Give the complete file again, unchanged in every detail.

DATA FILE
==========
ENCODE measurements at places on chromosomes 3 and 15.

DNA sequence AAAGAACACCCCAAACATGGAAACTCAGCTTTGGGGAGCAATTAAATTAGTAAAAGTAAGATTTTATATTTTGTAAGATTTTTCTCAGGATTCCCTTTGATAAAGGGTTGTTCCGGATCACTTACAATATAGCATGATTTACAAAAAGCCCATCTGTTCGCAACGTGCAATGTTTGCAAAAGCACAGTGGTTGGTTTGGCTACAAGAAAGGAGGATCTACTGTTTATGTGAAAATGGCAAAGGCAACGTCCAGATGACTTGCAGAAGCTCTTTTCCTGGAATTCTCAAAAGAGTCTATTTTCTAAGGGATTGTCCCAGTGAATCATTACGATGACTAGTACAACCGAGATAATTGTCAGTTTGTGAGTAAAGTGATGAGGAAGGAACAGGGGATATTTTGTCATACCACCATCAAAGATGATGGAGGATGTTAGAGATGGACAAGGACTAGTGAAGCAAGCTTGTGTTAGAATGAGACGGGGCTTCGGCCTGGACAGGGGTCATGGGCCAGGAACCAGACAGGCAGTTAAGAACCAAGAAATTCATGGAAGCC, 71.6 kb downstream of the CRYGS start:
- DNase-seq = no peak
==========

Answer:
ENCODE measurements at places on chromosomes 3 and 15.

DNA sequence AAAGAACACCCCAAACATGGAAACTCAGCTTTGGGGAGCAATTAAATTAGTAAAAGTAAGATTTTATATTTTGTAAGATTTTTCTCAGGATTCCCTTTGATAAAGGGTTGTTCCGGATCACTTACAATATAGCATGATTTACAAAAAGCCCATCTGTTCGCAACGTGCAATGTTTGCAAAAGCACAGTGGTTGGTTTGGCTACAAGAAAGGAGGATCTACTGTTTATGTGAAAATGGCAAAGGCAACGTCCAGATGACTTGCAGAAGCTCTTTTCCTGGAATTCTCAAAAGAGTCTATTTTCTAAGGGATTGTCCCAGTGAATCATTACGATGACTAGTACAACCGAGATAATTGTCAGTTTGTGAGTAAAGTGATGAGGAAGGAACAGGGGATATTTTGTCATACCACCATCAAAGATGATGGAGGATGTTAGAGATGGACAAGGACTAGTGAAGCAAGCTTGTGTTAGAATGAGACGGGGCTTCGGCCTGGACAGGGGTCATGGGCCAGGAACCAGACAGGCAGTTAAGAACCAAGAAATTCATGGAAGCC, 71.6 kb downstream of the CRYGS start:
- DNase-seq = no peak